Engineering Happiness as a parent

We often hear about the benefits of remote/distributed work as being able to travel the world and work from anywhere with an internet connection. Something I feel that needs prominence would be how this can help when you have a “caretaker” type role – for me, this is as a parent, but it isn’t limited to just that.

My journey to working at Automattic accelerated due to wanting to work from home and allow me to spend the most amount of time with my family and friends. When I applied, my son was just under a year and a half old. I had been working partly from home for six months and could feel the benefit already.

I’ve briefly written about this before on my own blog but not having a commute of any sort is incredibly freeing. In a normal week I take my children to school and nursery, I make the dinner, do household chores, and am able to see friends during the day. Often it is even the menial things like hanging up a washing during the day when the sun is out which really help overall.

We schedule our own work day and this allows us to fit in non-work events. I know what my schedule is in general so I can plan my work shifts to match that. I have a shared family calendar – I put in my work shifts, and my wife and I put in everything that is happening. That isn’t specific to remote work, that is just sensible in my view. We can see what is happening each week. Aside from my “general availability” at work, I can move things around week-to-week if I need. Dental appointment, parent/teacher meeting, catch up with a friend, these are all things that working in an office on a fixed 9-5 is extremely frustrating to plan in. Now, I don’t need to think “Do I have to put in for a full day holiday in five weeks on Thursday so I can make this 30-minute appointment?!”, I can have that follow up with my dentist because they have a slot at 2.30pm and that helps because I’m picking up the kid from school anyway.

This ability to set my schedule within reasonable hours that work for me really has made a difference, I’m able to be around for my family more. I worked in a shop when my son was born until he was about four months old, I luckily didn’t miss out on any milestones but I am now around to see them when my office door isn’t closed. I can catch those fun interactions with my almost-four-year-old son like when he doesn’t understand a street sign.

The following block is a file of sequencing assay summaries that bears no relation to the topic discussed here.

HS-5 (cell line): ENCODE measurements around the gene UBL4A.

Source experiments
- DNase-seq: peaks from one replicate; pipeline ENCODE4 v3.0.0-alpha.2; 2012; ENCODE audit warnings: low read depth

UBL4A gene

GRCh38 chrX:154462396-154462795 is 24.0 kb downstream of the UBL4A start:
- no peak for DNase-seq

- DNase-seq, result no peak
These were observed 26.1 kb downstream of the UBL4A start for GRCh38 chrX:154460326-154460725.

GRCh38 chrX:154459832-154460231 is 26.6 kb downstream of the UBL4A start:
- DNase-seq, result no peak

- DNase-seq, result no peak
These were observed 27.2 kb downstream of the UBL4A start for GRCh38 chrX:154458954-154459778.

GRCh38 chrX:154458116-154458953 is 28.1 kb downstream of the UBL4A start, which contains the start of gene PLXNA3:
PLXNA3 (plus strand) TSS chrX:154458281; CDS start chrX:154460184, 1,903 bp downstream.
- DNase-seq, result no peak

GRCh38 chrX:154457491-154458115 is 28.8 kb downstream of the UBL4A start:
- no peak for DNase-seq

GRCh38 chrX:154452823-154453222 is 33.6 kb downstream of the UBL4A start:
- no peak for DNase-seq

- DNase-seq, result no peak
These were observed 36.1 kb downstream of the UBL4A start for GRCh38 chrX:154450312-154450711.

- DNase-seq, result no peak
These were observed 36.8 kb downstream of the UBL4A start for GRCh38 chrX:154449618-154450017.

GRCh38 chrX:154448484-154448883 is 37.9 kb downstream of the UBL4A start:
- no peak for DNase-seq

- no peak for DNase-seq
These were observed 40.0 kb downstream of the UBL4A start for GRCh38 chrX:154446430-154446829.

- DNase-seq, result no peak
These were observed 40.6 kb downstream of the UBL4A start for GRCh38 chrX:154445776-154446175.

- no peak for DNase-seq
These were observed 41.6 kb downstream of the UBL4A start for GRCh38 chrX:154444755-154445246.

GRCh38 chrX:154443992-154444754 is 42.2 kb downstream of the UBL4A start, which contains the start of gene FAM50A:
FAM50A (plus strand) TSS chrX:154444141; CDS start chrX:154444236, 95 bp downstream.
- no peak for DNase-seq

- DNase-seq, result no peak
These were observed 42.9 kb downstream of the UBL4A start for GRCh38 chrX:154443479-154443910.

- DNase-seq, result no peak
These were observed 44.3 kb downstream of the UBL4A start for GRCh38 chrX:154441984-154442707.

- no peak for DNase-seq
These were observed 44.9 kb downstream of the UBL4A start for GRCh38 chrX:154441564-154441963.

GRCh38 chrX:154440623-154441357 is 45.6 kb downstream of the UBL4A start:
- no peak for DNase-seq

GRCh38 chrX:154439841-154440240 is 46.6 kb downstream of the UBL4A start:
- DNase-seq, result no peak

Now two and a half years on from starting full time, I still stop and think “What would I do if my wife and I worked 9-5 typical jobs? We wouldn’t be able to do this.”.
I’m able to take them to school and nursery, pick them up, share their days, spend time with them during the day when they’re at home. When I worked in the shop, I was out of the door for just after 8am, five days a week and not home until after 6pm. Young kids mean you want to have the evening meal at a sensible time, you can’t just make something at 8pm. I’m able to start dinner during the day, do most of the household duties like washing and dishes, and still work. This means more time in the evening to spend with my wife, more time on the weekends not doing a frenzied cleaning spree, being able to eat dinner and put the kids to bed at a sensible time.

This tweet by Dan Kim really sums it up:

I haven’t had 2.5 hours a day commute but rough math makes my total about 20 days. Over three work weeks of time saved every year because I can work from home when I want to. Nevermind the time saving, the cost factor is huge as well.

Plus, when I choose to do Live Chat at 6am, I get to do work when everyone is still asleep and I haven’t had to travel far. Literally get out bed, make coffee, then go into my home office wearing a t-shirt and pajama bottoms because that is how I work best in the morning.

I’m so thankful that doing great work supporting customers around the world doesn’t mean I have to put on a suit and go into an office – been there, done that, not for me.

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Checking Slack and someone else is making sure you are working hard.

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